The Canada Run
A little fishing village on the lake, better days have been seen there. Comes a benefactor full of cash for a soup kitchen at St. Brendan’s, where the priest has just given up repairing the old wheeze of an organ. A splendid new instrument is provided, the men are fed, there’s even a lighted cross above the church each night, to guide the benefactor’s run of whiskey from Canada by boat. He’s murdered the previous supplier, and filling up the speaks of Nitti’s competitors with genuine Canadian Gold.
Ness sends in an undercover man who’s quickly found out. The priest learns the truth and refuses the Trojan horse he’s been offered. The benefactor dies, the town becomes a resort.
Time for Pity
Nazi paratroopers seize Bernay as an observation post, hold five children as hostages with the librarian and the janitor.
The Glorious History of France as “printed matter capable of arousing resistance is to be destroyed”. The librarian speaks like one, and a Frenchwoman at that, a country’s greatness comes not from power but from its art, its philosophy.
All the books are burned, “impressionable minds must be protected from decadent influences,” a suicide mission.
She makes a play for the officer while Lt. Hanley gets the kids out, the place is leveled by Allied artillery.
“To be merciful is weak,” the German officer says. Hanley has stabbed a guard, the elderly janitor seizes his bayonet to charge the enemy and is shot, Hanley escapes notice. The janitor’s grandson is among the children. “Why should he live to kill other Germans?”
The barrage is set for 2200, Hanley just makes it.
More for the Road
The Second Thirty Years War (1914-1945) begins with the squad in a trench or ditch against a machine-gun nest flanked and stilled by Caje. A baby is found, “To Renée with Love from Her Ludwig”, they carry it back.
A bombed-out convent and apple trees, a German patrol. A bombed-out farmhouse and a cow in a minefield. A German pontoon bridge guarded by sentries.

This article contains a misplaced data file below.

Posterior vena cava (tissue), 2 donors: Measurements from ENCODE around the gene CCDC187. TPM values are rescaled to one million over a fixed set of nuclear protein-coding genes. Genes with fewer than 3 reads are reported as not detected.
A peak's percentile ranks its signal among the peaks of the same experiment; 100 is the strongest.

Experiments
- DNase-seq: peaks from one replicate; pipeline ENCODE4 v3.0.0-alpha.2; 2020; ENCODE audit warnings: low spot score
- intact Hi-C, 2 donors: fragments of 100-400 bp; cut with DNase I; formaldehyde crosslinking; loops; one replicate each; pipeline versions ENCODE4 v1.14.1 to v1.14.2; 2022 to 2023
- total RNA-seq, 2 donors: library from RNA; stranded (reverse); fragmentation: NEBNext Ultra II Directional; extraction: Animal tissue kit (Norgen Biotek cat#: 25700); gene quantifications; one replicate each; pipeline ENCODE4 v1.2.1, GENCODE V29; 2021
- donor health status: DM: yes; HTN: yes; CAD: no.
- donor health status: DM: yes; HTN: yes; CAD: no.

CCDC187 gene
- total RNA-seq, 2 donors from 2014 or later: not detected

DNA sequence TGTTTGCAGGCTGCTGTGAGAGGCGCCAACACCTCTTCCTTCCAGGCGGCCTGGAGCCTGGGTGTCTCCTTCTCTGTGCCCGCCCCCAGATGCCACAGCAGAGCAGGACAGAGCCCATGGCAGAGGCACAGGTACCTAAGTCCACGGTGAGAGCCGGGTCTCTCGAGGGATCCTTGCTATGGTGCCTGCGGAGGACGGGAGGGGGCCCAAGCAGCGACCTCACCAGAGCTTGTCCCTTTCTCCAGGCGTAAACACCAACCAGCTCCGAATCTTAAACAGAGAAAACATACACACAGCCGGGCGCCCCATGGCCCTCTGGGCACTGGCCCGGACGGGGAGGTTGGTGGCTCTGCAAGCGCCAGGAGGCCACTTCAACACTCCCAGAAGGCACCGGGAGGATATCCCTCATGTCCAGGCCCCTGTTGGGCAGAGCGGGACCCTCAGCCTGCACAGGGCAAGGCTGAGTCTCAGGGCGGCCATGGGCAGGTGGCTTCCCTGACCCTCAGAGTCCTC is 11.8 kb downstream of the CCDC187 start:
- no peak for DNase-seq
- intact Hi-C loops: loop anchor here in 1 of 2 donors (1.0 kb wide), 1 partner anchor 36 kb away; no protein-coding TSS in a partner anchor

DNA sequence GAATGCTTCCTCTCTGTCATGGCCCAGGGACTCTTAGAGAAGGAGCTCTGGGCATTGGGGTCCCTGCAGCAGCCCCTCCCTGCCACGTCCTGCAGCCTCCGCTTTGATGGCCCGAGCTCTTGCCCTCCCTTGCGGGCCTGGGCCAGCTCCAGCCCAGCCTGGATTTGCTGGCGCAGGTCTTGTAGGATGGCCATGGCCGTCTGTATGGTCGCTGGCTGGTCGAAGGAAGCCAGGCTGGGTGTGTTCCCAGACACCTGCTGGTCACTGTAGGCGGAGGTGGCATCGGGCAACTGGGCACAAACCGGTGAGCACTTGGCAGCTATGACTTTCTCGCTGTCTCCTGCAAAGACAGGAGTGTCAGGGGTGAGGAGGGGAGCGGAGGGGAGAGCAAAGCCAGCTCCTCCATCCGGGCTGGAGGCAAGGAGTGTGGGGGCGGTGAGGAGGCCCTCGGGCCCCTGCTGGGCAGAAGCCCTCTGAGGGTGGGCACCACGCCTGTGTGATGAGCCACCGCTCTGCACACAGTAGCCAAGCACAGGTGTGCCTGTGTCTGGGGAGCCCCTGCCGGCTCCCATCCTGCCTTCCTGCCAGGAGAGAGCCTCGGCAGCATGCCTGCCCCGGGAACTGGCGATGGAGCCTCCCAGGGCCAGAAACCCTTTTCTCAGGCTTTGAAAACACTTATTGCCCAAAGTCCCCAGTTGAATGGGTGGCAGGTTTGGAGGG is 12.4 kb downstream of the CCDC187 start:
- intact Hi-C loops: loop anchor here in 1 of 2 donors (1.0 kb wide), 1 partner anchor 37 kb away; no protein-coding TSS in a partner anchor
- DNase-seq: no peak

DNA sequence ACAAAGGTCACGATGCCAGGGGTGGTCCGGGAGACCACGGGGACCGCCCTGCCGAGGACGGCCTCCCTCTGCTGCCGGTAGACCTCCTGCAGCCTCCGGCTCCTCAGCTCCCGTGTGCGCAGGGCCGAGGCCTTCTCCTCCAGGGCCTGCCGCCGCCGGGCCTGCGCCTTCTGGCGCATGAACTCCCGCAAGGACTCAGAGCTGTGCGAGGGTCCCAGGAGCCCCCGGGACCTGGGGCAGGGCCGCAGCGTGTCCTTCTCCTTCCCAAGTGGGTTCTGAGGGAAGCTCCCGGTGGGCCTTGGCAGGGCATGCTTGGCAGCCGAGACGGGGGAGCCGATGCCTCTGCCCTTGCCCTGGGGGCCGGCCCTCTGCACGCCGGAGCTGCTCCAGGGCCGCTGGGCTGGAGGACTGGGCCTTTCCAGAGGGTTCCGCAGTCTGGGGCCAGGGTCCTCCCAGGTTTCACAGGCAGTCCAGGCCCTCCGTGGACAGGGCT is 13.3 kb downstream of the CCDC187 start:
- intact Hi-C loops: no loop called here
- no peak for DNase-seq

The squad fords the river, deep, loud and fast. Caje kills a soldier napping at the farm and wears the farmer’s clothes across the bridge with the baby.
Allied shelling drops on the squad, Saunders shields the infant. He understands the French spoken to him at another convent where the baby is received.
Ben is wounded by a poacher, his sons take him for dead and go after the guilty party, one of three men just released from Huntsville Prison.
A traveling merchant carries Ben to town on his wagon. Along the way, they discuss his sons, what they will do. Adam is “not rash, calm in an emergency.” Hoss is a man of feeling, slow to anger. Little Joe is something of a puzzle, with a temper.
As they are described, they are seen in three separate incidents. Adam is manhandling a barkeep for information, Hoss is searching a man’s house, Little Joe interrogates some townsmen.
Each is brought to the point of killing his suspect in a showdown or cold blood. All prove to be, as Ben says, “intelligent men”. The shopkeeper challenged by Adam is left with the sheriff, Hoss can’t draw on the man who killed his wife and now is alone to raise their son (who “pesters” Hoss), Little Joe stumbles into a passel of Col. Abel Chapin’s men, his cravenly murderous son is the culprit in a remote echo of The Ox-Bow Incident (dir. William A. Wellman), and also is remanded to the sheriff.